The sub-themes in this book are as fascinating as those involving wine: the herd mentality that often pervades the market for luxury goods; the American tendency to want to reduce everything, from cheese cakes to colleges to college term papers, to an “objective” point scale; the awakening of Americans in the ‘70s and ‘80s to the virtues and pleasures of quality cuisine (very much a baby boomer phenomenon, according to McCoy, as the boomers grew out of their more spartan ‘60s pleasures); the rise of the California wine industry, also in the ‘70s and ‘80s; and, because Parker’s favorite wine area is Bordeaux, insights into differences between French and American business ways and how a hard-charging American can win friends and influence people in the very different French culture and society.

McCoy is a former food critic for Food and Wine. She has written a scrupulously objective study of a very polarizing figure, who has both fanatical followers and those who consider him to be a diabolic force. You don’t have to love wine to enjoy this book.

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The Matter of Dreyfus

Ruth Harris, “Dreyfus: Politics, Emotion, and the Scandal of the Century”

Frederic Brown, “For the Soul of France: Culture Wars in the Age of Dreyfus”

Louis Begley, “Why The Dreyfus Affair Matters”

I was surprised when two books on the Dreyfus affair, by Ruth Harris and Frederic Brown, came out within a short time of one another in 2010. This is a subject that I have wanted to understand better, so I decided to jump in and read both in 2011. When I ordered the Harris and Brown books on Amazon.com, through a “pop up” mechanism, Amazon kindly suggested that people who had purchased the two books might also be interested in reading Louis Begley’s “Why The Dreyfus Affair Matters.” I try to resist these pop ups but, after being severely tempted on many previous occasions, this time I succumbed. I really did want to learn why Dreyfus matters in the 21st century.

Although I read Harris’ book first, it would have made more sense to reverse the order. Brown emphasizes the background of the Affair. In the first 174 pages of his 265 page book, he treats the social, political and intellectual climate in which the Dreyfus Affair arose. At about the two-thirds mark, he begins to recount the story of a French cleaning lady emptying her wastebasket at the German Embassy in Paris in September 1894 and finding pieces of a torn-up, unsigned document containing low-level military secrets. This discovery set in motion the matter that would ensnare Alfred Dreyfus, a promising young Jewish Army officer from Alsace. In contrast, Harris starts with the cleaning lady in the German Embassy. The two books work well together, presenting a comprehensive and balanced view of the Affair.

Begley’s book, published a year earlier in 2009, covers succinctly the background and details of the Affair. Although eager to learn why someone versed in the Affair thinks that it might matter for us today, over a century later, I was disappointed by Begley’s book. I am skeptical of this genre (and learned that Begley’s book on Dreyfus is part of a Yale University Press series on why various people, places or things matter). Explaining why an historical figure or event matters appears to involve a search for the most pertinent contemporary analogy. Begley analogizes Dreyfus’ case to those of terrorist suspects held by the United States at Guantanamo Naval Base. He failed to convince me that this is the best analogy, and I found his argument jarring and out of place in his narrative.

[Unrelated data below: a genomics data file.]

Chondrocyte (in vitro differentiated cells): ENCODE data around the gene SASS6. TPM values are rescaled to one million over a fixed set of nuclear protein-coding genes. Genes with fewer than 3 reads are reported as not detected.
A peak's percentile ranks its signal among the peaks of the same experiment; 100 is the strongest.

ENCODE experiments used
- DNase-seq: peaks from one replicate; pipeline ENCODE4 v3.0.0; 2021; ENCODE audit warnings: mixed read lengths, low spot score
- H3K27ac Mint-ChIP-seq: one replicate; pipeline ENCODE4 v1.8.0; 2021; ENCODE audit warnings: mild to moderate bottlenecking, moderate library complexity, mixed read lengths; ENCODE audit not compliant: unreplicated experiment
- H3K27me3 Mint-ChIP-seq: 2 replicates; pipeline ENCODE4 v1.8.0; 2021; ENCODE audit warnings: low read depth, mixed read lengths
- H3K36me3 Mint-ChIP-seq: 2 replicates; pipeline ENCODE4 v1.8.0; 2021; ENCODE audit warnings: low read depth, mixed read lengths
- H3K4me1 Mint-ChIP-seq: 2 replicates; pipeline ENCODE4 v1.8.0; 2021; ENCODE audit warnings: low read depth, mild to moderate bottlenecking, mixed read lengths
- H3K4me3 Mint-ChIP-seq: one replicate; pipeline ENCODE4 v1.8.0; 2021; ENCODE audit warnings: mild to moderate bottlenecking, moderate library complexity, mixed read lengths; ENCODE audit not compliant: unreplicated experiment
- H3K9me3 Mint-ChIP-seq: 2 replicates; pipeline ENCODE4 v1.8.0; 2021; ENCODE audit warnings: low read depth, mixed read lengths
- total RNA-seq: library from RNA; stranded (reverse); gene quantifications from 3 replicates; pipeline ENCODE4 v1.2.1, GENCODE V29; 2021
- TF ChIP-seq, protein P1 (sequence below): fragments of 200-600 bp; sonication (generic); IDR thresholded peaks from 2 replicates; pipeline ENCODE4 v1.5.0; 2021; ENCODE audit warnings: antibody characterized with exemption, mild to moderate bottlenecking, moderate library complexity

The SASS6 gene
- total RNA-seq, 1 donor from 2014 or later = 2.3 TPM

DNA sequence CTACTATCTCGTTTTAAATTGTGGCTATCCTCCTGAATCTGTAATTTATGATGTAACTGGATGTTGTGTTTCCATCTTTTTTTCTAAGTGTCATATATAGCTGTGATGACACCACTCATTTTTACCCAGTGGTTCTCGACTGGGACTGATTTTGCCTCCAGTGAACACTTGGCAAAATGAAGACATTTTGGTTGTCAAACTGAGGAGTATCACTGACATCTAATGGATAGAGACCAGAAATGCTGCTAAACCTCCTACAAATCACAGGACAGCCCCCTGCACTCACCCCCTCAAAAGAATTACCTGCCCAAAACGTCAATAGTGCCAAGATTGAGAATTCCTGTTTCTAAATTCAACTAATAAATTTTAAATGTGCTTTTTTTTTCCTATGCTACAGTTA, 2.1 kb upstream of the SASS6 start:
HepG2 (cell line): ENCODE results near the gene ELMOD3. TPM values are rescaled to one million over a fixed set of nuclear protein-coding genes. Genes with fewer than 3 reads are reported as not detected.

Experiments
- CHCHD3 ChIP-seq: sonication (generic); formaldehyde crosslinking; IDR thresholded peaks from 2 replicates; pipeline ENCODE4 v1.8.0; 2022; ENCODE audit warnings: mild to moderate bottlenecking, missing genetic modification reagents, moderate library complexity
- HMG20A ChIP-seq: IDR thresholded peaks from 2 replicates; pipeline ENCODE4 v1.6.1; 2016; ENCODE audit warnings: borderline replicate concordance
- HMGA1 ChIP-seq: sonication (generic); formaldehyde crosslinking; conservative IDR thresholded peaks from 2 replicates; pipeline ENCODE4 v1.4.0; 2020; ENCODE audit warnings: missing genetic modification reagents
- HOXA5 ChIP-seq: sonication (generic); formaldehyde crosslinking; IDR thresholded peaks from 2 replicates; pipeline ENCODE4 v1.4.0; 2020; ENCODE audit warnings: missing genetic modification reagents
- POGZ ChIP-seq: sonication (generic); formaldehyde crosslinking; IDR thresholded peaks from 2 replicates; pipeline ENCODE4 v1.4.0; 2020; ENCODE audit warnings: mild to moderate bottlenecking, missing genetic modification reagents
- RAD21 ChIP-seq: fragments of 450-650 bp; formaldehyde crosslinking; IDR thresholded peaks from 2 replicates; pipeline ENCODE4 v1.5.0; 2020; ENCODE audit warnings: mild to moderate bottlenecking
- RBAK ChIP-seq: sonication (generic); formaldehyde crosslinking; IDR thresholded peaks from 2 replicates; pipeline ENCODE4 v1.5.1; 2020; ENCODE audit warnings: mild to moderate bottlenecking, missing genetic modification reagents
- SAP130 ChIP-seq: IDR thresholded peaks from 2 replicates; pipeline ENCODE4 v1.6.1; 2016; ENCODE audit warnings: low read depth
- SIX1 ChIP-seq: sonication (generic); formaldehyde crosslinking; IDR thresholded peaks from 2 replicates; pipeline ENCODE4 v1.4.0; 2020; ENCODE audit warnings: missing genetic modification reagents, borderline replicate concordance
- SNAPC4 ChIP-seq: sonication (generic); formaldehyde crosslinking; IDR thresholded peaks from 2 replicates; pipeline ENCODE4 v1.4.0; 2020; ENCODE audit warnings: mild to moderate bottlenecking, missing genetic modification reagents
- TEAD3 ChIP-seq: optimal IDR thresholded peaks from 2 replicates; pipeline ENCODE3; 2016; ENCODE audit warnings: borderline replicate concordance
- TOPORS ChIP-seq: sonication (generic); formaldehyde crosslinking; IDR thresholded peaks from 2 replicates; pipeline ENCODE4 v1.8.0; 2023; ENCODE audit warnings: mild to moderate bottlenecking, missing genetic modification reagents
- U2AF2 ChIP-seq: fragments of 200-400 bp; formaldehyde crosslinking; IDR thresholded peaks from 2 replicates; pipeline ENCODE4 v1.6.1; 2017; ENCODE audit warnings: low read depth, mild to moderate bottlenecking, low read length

The hard and cold facts of the Dreyfus Affair hide the polemical debate which it generated and the fissures in French society which it revealed. Shortly after finding that shredded document in the wastebasket in the German Embassy in September 1894, the cleaning lady, herself a spy for French intelligence, turned the shreds over to her superiors. They pieced it together, concluded that it was evidence of a spy for Germany within the French army, and quickly determined that Dreyfus was the culprit. Dreyfus was arrested for treason shortly thereafter, summarily convicted in a secret court martial, and stripped of his rank in front of a crowd screaming, “Death to Judas, death to the Jew.” Dreyfus was sentenced to life imprisonment on Devil’s Island in French Guiana in early 1895.

In 1896, a new chief of French intelligence, Lieutenant Colonel Picquart, found evidence that the real traitor was Major Ferdinand Esterhzy and that Dreyfus was innocent. Picquart was silenced by a military cover up. In 1899, after a passionate campaign by the “Dreyfusards,” led by Emile Zola and his famous J’Accuse, Dreyfus was pardoned and released from prison, then given a second trial in which he was again found guilty despite evidence strongly supporting his innocence. It was not until 1906 that a military commission officially exonerated Dreyfus.

Brown’s book is excellent in laying out the background to the affair. As his sub-title indicates, that background involves French cultural wars dating back to the French Revolution of the previous century, in which conservative institutions, particularly the Catholic Church and the military, considered themselves and the traditional France they represented to be under siege by a republican France, cosmopolitan, secular and fused with the values of the 18th century Enlightenment. In this climate, a virulent anti-Semitism flourished as the pervasive common denominator which drove the frenzy against Dreyfus.